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This Week in Short Fiction

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Motherhood is an all-consuming thing. The sleepless nights, the endless diapers, the undying love, the absurd tasks that must be performed to ease a baby into nap time. But time and energy aren’t the only casualties of motherhood. In our culture, motherhood often demands one’s identity as well, consumes it whole as the woman becomes a public object for fawning over, for scrutinizing, for judging whether she measures up.

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Notable Chicago: 12/2–12/8

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Friday 12/2: Poetry Night at City Lit Books! Valerie Hsiung, author of the new book e f g: a trilogy, will be reading from her work, along with Julia Cohen, Hannah Brooks-Motl, and Toby Altman. 6:30 p.m., free.

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Notable Portland: 12/1–12/7

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Thursday 12/1: Senator Bernie Sanders comes to Portland to share his personal experiences from the campaign trail and read from his book, Our Revolution. Powell’s City of Books, 12 p.m., free.

Local author and Olympian Carolyn Wood reads from her memoir, Tough Girl.

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Notable San Francisco: 11/30–12/6

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Wednesday 11/30: City Lights celebrates the publication of the magazine, Freeman’s: 2: Family: The Best New Writing on Family, from Grove Press. Editor John Freeman will be on hand. Free, 7 p.m., City Lights.

Thursday 12/1: Novelist (Exiles) and short story writer Cary Groner reads for Story Hour at the Morrison Library at UC Berkeley.

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This Week in Essays

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For the office drones struggling to come back after the four-day weekend, take heart in James Livingston’s essay for Aeon considering whether work is necessary in our present age.

Here at The Rumpus, Helen Betya Rubinstein expresses a sense of dislocation that’s familial and personal in the face of our newly reinforced election-cycle gender binary.

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This Week in Indie Bookstores

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Hillary Clinton sought some post-election refuge at Savoy Bookstore in Rhode Island.

Borgo Publishing, a small indie publisher, will open an bookstore in Tuscaloosa.

Iconic Canadian bookstore owner James Munro passed away at the age of eighty-seven.

Washington DC’s Kramerbooks is expanding just in time for a president who claims not to have enough time to read books.

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Weekend Rumpus Roundup

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First, in the Saturday Rumpus Essay, Casandra Lopez threads together the fragments of self-identity, the love of cars her father and brother were born with, and a lost soul. Through the retelling of the death of her younger brother, Lopez explores the lasting wounds it caused for her and for her family, and how it feels to be related to the dead—it’s a brokenness that requires years of care and love—much like a beat-up car—to heal.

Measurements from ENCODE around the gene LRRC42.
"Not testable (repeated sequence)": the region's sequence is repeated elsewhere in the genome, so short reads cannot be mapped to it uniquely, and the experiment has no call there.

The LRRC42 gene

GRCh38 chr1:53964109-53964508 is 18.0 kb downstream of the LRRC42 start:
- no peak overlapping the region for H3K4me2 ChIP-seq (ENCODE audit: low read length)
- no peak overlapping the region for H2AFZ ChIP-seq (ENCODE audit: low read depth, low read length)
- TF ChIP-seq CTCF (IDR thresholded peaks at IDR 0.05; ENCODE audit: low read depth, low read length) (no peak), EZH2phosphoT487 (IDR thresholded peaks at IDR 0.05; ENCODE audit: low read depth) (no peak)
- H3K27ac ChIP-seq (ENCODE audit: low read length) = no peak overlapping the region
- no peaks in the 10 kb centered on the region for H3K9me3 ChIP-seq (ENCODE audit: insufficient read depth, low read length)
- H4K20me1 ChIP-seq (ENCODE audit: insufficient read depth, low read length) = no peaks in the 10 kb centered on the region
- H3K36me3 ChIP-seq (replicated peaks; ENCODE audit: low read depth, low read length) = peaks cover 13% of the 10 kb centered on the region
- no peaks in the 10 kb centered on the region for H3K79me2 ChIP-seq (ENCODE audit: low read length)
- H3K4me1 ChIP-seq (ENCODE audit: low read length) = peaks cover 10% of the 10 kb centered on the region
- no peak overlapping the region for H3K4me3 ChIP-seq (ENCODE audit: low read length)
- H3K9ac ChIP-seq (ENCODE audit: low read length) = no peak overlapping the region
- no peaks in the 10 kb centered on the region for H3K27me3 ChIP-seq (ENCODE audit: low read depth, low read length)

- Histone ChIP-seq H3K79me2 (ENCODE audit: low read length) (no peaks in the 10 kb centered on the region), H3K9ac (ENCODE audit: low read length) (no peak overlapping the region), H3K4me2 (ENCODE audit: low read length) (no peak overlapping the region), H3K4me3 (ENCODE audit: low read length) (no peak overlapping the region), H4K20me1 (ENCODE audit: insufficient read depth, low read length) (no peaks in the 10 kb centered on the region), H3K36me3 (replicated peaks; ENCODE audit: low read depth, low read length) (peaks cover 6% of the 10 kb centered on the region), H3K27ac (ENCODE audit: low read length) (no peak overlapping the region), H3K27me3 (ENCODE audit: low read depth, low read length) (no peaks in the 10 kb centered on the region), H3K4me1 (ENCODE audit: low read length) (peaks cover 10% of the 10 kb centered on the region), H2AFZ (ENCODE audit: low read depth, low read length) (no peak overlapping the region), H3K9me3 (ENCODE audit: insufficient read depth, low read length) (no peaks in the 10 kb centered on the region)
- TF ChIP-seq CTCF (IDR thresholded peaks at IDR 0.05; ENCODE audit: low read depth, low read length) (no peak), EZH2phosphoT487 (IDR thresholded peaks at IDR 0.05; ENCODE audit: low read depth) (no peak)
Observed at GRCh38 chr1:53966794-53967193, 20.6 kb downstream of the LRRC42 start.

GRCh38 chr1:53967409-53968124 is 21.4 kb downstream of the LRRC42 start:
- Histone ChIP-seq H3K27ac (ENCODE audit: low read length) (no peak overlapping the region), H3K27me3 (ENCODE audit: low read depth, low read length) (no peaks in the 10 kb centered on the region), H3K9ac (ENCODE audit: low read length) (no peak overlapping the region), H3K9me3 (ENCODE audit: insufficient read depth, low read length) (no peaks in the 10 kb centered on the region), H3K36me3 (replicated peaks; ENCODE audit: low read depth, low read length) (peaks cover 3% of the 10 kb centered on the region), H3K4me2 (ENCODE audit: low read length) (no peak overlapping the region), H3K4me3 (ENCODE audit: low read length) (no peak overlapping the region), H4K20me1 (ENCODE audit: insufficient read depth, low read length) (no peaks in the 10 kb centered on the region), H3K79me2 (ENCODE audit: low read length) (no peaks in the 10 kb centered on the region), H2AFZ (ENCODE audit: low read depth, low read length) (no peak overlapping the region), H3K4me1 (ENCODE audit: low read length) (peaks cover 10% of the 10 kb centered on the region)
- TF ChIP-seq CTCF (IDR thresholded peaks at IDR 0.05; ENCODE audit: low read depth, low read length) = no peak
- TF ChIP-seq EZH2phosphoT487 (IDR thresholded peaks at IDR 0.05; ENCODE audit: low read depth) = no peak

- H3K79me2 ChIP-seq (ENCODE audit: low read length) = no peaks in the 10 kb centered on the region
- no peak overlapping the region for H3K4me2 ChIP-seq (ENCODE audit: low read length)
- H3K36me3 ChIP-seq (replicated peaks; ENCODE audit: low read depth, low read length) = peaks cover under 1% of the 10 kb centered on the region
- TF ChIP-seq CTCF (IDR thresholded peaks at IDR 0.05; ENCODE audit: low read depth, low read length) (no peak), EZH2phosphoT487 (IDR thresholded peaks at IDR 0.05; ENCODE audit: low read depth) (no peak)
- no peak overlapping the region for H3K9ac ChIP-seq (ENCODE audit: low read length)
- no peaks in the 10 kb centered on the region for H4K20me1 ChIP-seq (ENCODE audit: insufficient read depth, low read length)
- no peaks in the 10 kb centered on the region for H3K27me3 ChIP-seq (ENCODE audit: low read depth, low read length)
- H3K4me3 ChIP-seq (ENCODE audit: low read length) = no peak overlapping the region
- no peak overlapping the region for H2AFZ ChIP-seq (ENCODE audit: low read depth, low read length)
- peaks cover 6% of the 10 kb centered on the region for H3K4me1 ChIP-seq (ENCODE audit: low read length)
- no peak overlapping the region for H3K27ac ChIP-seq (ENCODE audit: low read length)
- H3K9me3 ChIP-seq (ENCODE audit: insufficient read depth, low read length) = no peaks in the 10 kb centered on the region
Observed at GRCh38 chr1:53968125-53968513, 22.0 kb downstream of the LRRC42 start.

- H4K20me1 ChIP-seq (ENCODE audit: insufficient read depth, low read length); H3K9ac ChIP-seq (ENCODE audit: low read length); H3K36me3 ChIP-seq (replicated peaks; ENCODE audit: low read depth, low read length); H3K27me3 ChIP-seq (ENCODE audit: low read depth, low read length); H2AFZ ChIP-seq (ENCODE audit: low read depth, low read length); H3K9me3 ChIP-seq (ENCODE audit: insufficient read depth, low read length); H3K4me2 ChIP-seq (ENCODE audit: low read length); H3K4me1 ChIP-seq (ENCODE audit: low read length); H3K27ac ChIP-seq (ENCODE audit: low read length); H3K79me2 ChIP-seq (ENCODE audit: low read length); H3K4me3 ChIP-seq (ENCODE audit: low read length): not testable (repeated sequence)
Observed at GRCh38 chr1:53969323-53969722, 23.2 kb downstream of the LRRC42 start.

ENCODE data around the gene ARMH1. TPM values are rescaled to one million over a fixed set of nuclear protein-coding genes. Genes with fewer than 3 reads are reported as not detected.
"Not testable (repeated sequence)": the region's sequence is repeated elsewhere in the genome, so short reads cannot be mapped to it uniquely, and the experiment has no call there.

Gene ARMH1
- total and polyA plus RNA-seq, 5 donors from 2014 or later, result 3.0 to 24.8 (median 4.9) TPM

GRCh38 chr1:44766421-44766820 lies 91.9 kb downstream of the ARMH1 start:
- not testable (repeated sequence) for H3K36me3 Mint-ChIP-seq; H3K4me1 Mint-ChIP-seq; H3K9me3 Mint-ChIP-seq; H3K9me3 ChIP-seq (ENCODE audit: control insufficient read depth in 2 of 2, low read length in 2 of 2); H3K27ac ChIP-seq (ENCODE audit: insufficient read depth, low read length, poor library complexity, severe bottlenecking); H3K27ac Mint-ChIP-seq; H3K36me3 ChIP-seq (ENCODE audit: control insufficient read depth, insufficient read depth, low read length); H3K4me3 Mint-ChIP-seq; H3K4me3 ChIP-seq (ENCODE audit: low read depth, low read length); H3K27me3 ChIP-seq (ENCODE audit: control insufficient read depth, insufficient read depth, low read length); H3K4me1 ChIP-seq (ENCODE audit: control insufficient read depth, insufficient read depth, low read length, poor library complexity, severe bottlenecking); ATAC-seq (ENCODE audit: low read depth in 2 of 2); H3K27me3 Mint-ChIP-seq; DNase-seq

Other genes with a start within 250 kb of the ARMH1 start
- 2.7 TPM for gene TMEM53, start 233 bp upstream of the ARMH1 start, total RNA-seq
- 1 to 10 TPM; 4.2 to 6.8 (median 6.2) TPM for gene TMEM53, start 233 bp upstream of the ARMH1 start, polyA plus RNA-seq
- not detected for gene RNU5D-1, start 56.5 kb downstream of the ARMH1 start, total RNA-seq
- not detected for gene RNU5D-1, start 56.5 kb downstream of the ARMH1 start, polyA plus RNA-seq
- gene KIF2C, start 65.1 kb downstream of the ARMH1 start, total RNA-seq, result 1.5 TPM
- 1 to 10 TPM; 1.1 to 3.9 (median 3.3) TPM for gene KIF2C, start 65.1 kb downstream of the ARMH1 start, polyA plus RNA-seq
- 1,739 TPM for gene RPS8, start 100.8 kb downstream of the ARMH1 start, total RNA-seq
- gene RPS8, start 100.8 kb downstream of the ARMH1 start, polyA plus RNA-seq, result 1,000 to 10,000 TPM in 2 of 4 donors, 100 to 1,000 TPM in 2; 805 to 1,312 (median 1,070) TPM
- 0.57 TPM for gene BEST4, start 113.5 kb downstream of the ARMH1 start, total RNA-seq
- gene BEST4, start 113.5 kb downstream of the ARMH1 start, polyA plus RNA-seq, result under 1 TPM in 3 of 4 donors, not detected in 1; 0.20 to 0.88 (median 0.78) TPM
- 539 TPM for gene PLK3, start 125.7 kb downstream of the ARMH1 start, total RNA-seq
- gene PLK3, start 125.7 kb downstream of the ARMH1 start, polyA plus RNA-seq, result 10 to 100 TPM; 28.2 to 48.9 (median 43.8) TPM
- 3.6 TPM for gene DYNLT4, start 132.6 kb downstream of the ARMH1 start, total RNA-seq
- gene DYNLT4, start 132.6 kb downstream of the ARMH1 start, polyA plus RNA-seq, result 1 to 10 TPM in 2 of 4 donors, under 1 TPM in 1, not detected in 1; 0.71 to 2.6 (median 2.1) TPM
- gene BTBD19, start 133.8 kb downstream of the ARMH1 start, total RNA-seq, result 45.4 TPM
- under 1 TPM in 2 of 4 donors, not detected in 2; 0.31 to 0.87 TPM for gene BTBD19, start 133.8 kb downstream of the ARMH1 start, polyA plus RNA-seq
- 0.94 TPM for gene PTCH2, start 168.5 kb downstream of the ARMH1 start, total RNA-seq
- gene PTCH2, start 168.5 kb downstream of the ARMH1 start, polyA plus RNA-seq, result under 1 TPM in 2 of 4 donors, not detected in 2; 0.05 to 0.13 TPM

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Notable Twin Cities: 11/27–12/3

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Monday 11/28: Head out to Common Good Books to hear two featured poets read their newest work. Emilie Buchwald will read from The Moment’s Only Moment, and Margaret Hasse will read from Between Us. 7 p.m., free.

Tuesday 11/29: At Barnes & Noble in St.

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Notable NYC: 11/26–12/2

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Saturday 11/26: Sarah Kay, Maeve Higgins, Phil Kaye, and Mark Doss read for refugees, as part of the Festival to Improve the World. The Wild Project, 4 p.m., $10.

Monday 11/28: Jason Diamond launches Searching for John Hughes with a conversation with Danielle Henderson.

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The Daily Struggle

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Lord knows the world has changed since I wrote this talk, but when the world falls to pieces around us, especially when the world falls to pieces, writers will still sit down to write. As Beckett tells us, even when we have “no power to express” and “no desire to express,” we still have “the obligation to express.” Telling stories allows the reader or the audience to see through the eyes of another, and generates empathy that we need now more than ever.

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Notable Portland: 11/24–11/30